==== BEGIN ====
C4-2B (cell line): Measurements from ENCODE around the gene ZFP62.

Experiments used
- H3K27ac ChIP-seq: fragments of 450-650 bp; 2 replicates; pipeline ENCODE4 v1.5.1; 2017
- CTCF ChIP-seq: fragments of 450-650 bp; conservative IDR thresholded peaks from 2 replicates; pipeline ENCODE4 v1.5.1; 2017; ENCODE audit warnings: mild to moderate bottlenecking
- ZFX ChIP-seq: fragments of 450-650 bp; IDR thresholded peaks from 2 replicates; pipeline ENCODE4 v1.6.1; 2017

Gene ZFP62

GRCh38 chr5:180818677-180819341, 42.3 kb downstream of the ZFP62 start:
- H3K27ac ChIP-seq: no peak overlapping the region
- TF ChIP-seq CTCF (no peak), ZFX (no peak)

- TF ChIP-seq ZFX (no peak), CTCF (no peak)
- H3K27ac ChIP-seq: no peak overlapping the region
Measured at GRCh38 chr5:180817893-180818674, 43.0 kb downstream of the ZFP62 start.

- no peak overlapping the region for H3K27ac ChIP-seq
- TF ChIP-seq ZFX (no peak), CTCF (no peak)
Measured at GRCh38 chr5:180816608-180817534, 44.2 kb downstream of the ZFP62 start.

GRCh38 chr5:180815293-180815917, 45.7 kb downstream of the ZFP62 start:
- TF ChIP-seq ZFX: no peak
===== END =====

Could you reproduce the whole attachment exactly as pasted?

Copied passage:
C4-2B (cell line): Measurements from ENCODE around the gene ZFP62.

Experiments used
- H3K27ac ChIP-seq: fragments of 450-650 bp; 2 replicates; pipeline ENCODE4 v1.5.1; 2017
- CTCF ChIP-seq: fragments of 450-650 bp; conservative IDR thresholded peaks from 2 replicates; pipeline ENCODE4 v1.5.1; 2017; ENCODE audit warnings: mild to moderate bottlenecking
- ZFX ChIP-seq: fragments of 450-650 bp; IDR thresholded peaks from 2 replicates; pipeline ENCODE4 v1.6.1; 2017

Gene ZFP62

GRCh38 chr5:180818677-180819341, 42.3 kb downstream of the ZFP62 start:
- H3K27ac ChIP-seq: no peak overlapping the region
- TF ChIP-seq CTCF (no peak), ZFX (no peak)

- TF ChIP-seq ZFX (no peak), CTCF (no peak)
- H3K27ac ChIP-seq: no peak overlapping the region
Measured at GRCh38 chr5:180817893-180818674, 43.0 kb downstream of the ZFP62 start.

- no peak overlapping the region for H3K27ac ChIP-seq
- TF ChIP-seq ZFX (no peak), CTCF (no peak)
Measured at GRCh38 chr5:180816608-180817534, 44.2 kb downstream of the ZFP62 start.

GRCh38 chr5:180815293-180815917, 45.7 kb downstream of the ZFP62 start:
- TF ChIP-seq ZFX: no peak